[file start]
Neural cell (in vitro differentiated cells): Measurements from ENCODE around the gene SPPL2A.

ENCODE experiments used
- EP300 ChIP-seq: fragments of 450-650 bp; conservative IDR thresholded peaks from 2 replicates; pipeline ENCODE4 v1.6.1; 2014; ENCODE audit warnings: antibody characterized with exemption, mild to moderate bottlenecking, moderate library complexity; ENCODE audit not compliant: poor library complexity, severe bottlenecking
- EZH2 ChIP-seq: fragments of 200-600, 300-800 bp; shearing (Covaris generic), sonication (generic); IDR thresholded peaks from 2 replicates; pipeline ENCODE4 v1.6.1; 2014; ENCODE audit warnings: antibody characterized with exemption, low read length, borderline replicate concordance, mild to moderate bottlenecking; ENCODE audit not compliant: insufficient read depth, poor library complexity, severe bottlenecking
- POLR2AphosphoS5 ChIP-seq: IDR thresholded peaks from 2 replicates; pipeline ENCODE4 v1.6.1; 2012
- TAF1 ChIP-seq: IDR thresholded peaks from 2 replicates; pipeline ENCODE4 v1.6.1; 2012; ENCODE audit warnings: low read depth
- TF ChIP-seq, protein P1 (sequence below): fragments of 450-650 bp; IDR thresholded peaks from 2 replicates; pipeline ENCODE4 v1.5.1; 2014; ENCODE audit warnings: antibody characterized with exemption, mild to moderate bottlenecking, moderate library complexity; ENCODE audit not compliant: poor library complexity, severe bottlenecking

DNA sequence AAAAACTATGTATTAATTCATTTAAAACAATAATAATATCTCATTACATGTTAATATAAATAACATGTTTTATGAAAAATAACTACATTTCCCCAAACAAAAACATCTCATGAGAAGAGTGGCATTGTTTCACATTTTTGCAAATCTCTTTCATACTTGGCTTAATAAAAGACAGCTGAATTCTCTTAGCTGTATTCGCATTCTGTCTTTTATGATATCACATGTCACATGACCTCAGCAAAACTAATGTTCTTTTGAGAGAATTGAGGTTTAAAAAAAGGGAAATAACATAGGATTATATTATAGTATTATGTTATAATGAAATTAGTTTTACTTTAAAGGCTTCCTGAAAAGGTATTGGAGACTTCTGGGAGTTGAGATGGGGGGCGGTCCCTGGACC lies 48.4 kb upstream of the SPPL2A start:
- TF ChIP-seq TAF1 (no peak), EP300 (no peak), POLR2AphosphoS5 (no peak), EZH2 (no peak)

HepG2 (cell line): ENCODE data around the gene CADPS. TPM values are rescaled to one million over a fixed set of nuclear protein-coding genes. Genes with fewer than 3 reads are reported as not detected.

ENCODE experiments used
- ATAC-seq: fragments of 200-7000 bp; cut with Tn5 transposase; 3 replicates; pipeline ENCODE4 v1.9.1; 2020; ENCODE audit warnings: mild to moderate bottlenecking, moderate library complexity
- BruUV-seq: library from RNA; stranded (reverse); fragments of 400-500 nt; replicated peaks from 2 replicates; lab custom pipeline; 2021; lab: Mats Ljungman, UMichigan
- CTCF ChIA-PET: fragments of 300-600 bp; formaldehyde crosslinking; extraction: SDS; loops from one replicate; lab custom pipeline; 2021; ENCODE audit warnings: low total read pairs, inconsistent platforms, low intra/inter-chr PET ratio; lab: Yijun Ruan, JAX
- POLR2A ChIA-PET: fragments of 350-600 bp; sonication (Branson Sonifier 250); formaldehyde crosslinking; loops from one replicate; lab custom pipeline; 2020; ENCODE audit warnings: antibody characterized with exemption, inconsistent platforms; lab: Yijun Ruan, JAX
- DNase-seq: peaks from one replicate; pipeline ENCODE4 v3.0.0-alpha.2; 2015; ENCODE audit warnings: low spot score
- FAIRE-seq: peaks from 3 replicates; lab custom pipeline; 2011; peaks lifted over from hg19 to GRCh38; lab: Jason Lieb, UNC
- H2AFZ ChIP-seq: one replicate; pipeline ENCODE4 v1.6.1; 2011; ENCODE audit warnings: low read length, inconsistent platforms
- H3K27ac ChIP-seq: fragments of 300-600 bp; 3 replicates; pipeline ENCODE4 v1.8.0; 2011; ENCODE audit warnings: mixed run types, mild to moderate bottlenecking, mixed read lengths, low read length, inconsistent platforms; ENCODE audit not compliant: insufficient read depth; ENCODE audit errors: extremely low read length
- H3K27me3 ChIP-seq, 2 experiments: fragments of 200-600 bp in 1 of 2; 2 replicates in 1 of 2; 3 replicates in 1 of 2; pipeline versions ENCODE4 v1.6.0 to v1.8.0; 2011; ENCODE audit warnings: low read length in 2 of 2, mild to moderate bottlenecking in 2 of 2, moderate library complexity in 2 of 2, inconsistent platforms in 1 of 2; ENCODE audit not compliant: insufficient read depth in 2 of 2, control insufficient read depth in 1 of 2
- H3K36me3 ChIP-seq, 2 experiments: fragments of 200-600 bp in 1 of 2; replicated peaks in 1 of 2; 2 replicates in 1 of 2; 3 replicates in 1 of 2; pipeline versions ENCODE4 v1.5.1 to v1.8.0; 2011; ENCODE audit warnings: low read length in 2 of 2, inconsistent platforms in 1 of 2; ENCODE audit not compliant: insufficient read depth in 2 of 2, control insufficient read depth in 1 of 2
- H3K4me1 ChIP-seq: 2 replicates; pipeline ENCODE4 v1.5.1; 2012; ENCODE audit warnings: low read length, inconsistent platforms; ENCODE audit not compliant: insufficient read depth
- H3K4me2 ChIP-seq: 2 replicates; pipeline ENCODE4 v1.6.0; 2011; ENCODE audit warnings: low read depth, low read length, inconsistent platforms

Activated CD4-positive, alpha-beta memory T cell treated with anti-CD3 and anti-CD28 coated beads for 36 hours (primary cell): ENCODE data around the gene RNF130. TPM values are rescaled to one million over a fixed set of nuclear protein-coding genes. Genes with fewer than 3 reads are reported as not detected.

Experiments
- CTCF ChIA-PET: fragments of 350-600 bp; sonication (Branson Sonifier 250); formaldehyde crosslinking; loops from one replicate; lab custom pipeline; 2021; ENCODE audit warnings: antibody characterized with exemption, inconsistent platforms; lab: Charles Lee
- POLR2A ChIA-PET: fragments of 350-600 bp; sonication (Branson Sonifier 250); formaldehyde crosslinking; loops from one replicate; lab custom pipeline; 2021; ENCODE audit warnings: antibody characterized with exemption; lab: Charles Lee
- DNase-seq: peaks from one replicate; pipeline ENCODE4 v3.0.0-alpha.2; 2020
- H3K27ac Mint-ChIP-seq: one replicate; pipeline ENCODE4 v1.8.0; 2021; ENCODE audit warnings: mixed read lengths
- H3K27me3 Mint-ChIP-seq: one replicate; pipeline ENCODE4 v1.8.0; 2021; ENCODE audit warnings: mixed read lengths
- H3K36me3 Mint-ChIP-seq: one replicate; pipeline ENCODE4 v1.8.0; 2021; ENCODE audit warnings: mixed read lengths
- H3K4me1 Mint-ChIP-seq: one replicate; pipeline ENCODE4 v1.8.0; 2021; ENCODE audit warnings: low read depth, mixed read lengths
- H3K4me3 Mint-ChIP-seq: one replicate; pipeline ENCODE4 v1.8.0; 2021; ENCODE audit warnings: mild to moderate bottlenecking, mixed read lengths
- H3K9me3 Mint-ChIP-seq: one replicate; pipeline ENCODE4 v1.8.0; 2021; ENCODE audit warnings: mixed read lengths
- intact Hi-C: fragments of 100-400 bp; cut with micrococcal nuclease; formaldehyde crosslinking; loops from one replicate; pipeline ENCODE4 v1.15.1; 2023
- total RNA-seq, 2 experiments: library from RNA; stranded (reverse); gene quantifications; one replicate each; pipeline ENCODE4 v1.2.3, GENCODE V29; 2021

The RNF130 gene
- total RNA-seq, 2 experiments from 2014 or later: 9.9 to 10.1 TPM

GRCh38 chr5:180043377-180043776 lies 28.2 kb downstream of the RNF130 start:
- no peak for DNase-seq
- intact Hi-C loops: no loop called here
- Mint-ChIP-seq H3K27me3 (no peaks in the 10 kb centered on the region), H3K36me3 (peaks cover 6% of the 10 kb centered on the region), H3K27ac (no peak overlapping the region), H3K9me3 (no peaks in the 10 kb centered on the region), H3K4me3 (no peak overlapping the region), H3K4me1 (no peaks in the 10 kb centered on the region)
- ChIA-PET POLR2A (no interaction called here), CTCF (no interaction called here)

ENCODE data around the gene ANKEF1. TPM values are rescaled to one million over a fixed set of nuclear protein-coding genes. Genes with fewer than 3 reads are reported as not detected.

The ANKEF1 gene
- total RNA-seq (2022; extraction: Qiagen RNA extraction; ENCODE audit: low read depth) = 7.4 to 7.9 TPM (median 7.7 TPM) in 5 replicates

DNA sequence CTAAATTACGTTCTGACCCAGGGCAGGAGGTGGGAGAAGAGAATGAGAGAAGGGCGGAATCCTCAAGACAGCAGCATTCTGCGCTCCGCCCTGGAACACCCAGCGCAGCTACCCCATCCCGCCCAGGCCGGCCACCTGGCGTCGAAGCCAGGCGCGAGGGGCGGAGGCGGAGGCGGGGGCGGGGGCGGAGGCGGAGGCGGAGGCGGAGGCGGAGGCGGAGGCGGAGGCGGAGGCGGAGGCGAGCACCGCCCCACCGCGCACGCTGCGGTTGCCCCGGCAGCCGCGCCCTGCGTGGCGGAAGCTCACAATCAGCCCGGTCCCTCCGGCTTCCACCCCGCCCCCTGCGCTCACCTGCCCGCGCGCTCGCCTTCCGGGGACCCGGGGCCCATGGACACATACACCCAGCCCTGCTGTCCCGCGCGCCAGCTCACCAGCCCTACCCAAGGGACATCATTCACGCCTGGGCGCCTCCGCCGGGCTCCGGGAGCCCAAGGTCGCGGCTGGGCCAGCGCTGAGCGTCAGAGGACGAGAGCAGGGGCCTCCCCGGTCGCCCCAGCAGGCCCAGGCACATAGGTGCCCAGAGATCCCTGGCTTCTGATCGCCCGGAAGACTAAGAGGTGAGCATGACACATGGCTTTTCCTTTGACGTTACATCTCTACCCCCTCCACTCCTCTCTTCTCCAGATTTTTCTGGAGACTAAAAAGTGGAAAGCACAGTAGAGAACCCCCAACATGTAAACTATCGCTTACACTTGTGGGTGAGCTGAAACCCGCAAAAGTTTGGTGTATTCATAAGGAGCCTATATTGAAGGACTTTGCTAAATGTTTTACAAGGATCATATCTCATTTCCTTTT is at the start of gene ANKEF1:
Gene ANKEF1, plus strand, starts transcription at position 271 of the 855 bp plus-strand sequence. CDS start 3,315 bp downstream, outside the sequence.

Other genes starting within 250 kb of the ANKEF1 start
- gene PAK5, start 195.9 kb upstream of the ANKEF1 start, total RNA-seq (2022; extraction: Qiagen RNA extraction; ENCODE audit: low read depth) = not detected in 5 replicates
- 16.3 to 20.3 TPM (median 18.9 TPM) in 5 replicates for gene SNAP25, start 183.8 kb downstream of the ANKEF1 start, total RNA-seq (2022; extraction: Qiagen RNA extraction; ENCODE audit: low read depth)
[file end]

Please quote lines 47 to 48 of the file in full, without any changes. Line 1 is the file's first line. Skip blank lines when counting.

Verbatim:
DNA sequence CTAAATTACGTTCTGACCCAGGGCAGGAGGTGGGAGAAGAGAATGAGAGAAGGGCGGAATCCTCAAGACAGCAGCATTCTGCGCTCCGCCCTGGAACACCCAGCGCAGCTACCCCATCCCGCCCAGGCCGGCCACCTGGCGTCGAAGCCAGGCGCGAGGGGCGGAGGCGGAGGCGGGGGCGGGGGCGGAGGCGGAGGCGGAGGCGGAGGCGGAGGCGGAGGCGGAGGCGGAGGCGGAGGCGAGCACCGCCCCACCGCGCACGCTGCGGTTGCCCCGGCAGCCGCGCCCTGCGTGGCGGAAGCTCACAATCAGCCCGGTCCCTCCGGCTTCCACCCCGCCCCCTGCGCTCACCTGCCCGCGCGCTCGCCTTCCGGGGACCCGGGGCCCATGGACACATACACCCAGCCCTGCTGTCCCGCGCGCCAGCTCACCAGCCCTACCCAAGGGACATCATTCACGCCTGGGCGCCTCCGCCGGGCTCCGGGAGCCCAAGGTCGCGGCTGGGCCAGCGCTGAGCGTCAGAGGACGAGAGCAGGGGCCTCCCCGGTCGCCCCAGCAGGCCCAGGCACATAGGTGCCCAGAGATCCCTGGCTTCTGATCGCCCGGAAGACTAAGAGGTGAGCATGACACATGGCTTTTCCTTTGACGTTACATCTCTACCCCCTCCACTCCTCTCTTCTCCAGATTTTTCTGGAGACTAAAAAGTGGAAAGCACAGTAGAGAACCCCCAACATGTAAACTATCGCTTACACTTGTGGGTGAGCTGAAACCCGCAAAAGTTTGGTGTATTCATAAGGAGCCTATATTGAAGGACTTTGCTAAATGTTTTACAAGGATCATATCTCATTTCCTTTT is at the start of gene ANKEF1:
Gene ANKEF1, plus strand, starts transcription at position 271 of the 855 bp plus-strand sequence. CDS start 3,315 bp downstream, outside the sequence.